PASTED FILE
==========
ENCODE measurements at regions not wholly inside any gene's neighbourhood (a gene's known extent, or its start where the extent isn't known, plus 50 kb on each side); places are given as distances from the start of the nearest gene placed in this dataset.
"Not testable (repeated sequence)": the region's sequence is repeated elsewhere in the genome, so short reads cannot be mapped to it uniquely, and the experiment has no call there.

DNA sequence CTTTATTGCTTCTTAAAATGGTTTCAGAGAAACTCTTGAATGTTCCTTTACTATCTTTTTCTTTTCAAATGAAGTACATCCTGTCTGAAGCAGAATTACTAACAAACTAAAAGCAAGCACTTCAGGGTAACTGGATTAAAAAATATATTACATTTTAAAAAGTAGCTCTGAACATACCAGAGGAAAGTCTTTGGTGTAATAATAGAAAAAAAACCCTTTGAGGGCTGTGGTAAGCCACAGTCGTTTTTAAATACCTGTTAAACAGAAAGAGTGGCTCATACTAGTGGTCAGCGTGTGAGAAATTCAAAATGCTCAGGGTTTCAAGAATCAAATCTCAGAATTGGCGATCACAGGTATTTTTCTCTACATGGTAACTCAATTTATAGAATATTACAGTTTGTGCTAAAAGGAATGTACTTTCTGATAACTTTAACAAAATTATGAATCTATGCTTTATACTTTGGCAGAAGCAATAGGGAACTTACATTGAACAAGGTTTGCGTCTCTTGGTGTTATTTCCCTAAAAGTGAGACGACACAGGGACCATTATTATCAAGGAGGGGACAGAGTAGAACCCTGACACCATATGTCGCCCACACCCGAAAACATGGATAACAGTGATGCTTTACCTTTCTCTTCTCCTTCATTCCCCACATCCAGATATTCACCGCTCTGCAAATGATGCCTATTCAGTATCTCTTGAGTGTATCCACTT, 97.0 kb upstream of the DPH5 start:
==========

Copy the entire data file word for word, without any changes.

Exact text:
ENCODE measurements at regions not wholly inside any gene's neighbourhood (a gene's known extent, or its start where the extent isn't known, plus 50 kb on each side); places are given as distances from the start of the nearest gene placed in this dataset.
"Not testable (repeated sequence)": the region's sequence is repeated elsewhere in the genome, so short reads cannot be mapped to it uniquely, and the experiment has no call there.

DNA sequence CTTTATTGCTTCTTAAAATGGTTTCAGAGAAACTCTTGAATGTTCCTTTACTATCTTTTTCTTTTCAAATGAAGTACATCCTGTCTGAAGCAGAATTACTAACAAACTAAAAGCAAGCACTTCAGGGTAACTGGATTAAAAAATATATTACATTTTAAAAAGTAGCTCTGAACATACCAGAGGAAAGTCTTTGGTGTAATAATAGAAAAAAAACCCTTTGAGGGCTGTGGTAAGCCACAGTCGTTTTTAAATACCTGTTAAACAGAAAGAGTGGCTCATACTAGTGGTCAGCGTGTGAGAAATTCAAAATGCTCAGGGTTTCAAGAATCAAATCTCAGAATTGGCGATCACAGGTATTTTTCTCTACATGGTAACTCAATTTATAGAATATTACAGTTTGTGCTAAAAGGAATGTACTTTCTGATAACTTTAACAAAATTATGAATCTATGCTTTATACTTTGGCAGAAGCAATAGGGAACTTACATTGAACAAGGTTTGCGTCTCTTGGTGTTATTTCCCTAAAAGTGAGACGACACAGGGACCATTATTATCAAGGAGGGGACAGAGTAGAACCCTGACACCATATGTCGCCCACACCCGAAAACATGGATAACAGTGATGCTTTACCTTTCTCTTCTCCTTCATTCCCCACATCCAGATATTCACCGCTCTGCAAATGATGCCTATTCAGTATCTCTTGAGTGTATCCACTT, 97.0 kb upstream of the DPH5 start: